When Edmund loses his title of Duke of Edinburgh, he snaps, fires Baldrick and Percy and hires some of the most cruel men in England; Sir Wilfred Death, Three-Fingered Pete, Guy de Glastonbury, Sean ...
Rowan Atkinson and the cast of legendary comedy series Blackadder are back for this one-off documentary special to mark 25 years since the original BBC transmission in 1983. Featuring ... See full summary »
Various mishaps at a police station in an English town. The main character is the anachronistic, yet charming and funny Inspector Fowler. CID foil to Fowler, Inspector Grim is a bumbling, seething idiot.
Set in England at the end of the War of the Roses, we soon find out that the history we know is a Tudor fiction. In fact, Henry VII did not actually win the battle of Bosworth Field; he lost and though Richard III died in the battle, his nephew King Richard IV (who certainly was not smothered while still a boy in the Tower of London) reigned on for some years. The story focuses on Richard IV's younger son Prince Edmund, a sniveling coward who calls himself the 'Black Adder'. Assisted by his grungy servant Baldrick and the moronic Lord Percy, Edmund plots his rise to greatness. Written by
For the original transmission both 'Born To Be King' and 'The Queen Of Spain's Beard' were swapped in place so 'The Queen Of Spain's Beard' was shown directly after 'The Fortelling' mainly because 'Born To Be King' wasn't ready in time. The correct order has been restored for the video and DVD releases. See more »
We are given the dates for King Richard IV in the very first episode. The final episode begins in the year that we have already been informed that Richard IV's reign ended. However, while Prince Edmund is in prison there is a caption that says "12 months later" that would make it a year later that Richard IV's reign ended. See more »
Opening tune singer:
The sound of hoof beats 'cross the glade / Good folk, lock up your son and daughter / Beware the deadly flashing blade / Unless you want to end up shorter / Black Adder, Black Adder, he rides a pitch black steed / Black Adder, Black Adder, he's very bad indeed / Black: his gloves of finest mole / Black: his codpiece made of metal / His horse is blacker than a vole / His pot is blacker than his kettle / Black Adder, Black Adder, with many a cunning plan / Black Adder, Black Adder, you horrid ...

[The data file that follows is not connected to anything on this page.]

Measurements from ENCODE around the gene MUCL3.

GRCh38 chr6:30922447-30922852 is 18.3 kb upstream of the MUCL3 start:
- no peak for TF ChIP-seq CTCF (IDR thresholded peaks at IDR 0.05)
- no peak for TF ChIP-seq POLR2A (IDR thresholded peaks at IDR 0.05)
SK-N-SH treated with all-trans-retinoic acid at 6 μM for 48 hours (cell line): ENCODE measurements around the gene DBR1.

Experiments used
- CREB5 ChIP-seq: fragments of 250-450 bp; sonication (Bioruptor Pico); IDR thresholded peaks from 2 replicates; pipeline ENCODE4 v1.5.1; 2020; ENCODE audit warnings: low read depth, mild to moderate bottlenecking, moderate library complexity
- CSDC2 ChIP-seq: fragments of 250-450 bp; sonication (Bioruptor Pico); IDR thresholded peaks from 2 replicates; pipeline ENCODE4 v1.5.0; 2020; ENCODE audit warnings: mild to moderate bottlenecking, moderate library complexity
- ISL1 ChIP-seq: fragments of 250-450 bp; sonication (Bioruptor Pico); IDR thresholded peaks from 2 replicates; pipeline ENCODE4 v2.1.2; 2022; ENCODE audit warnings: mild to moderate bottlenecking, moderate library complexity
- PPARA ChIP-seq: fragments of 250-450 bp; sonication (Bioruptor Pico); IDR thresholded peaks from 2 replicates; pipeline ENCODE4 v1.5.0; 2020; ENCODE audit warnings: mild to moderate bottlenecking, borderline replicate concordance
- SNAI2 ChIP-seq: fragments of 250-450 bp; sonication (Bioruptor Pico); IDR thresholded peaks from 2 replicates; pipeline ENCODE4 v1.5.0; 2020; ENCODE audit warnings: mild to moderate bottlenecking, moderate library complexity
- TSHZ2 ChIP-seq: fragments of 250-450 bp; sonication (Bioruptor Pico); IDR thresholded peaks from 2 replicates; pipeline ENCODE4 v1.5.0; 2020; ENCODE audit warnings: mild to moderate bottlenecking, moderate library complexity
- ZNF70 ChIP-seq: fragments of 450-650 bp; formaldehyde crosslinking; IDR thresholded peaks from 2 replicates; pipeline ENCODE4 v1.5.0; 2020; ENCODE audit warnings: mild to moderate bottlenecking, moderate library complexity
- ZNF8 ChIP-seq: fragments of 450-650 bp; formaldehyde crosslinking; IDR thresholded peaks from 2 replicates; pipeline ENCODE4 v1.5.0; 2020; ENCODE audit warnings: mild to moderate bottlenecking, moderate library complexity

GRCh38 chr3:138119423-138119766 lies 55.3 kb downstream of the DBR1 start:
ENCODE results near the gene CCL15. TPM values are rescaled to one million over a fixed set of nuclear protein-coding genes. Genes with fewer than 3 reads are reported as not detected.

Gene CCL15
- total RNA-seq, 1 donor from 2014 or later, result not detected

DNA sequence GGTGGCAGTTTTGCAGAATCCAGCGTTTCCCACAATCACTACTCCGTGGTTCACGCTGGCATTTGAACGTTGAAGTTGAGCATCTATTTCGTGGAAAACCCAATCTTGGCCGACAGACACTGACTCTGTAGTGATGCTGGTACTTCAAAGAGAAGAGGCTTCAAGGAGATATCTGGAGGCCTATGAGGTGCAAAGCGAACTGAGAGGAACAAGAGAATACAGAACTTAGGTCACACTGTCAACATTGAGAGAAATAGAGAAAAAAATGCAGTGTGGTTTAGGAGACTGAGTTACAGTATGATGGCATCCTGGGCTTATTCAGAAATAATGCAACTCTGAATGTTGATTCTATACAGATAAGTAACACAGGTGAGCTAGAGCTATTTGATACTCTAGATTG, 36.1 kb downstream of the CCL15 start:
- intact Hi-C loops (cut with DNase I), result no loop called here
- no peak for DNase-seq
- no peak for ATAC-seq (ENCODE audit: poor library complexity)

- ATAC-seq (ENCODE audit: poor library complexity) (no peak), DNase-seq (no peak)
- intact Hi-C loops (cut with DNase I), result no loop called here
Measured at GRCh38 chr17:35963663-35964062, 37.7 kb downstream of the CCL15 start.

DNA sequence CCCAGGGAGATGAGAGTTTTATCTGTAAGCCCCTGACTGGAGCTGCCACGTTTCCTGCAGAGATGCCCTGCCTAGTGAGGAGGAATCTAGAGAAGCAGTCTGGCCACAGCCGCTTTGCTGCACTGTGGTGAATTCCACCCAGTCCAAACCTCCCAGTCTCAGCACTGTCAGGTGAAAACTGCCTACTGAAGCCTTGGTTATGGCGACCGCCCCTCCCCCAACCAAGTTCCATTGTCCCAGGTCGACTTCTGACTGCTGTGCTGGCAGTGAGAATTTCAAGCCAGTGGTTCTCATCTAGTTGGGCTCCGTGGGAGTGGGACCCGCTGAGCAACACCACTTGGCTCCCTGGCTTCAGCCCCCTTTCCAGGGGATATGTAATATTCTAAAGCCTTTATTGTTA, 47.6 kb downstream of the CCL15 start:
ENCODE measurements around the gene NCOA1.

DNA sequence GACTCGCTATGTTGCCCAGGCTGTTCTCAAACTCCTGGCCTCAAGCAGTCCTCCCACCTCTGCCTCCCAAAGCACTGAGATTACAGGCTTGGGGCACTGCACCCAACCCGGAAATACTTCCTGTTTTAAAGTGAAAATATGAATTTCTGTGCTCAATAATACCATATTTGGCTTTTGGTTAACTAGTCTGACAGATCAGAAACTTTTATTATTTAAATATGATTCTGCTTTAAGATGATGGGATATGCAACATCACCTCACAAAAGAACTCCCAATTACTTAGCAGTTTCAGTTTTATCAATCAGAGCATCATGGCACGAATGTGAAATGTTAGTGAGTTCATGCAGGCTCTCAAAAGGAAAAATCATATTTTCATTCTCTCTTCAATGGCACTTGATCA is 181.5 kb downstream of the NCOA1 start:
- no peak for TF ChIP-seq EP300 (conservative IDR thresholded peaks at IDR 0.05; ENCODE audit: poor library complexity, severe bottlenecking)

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Each episode's "cast in order of..." credit is different depending on the plot of the episode. "Witchsmeller Pursuivant," for instance, introduces the cast "in order of Witchiness," and "The Black Seal" introduces them "in order of disappearance." "The Black Seal" also lists Tim McInnerny's character as "Percy, a Poisoner" (watch the episode to find out why) See more »
The best of the lot. Very funny script, brilliant cast, superbly acted. I prefer Edmund as this type of meek, slimy character than in later series. Also Balders is better suited as intelligent than stupid, that character is already brilliantly done by Percy.
Each episode has a uniquely funny story. The Archbishop one where Baldrick makes holy artifacts is extremely funny. Especially as Percy thinks he bought a real artifact only to discover that it's one of Baldricks.
He marries an 8 year old princess in another episode. Very original humour, and the little princess herself is extremely funny. The way she laughs at the Vicar is hilarious.
Witchsmeller Persuivant, another great episode, possibly the best but its difficult to distinguish which is the best as they are all so good. Frank Finlay is so believable as the witch, his voice, expressions, the way he cross examines Edmund in court and entraps him. Pure genius.
The last one is fantastic. I love the way he finally gets revenge on his dad by forming an army of the 6 most evil men in England. All with uniquely evil attributes.
I don't think 6 episodes is enough for this first series. There is so much comedy there to fill 12 episodes at least. Still the second and third series, although inferior did not disappoint. The fourth however did.
Will always remain as one of the great British classics.
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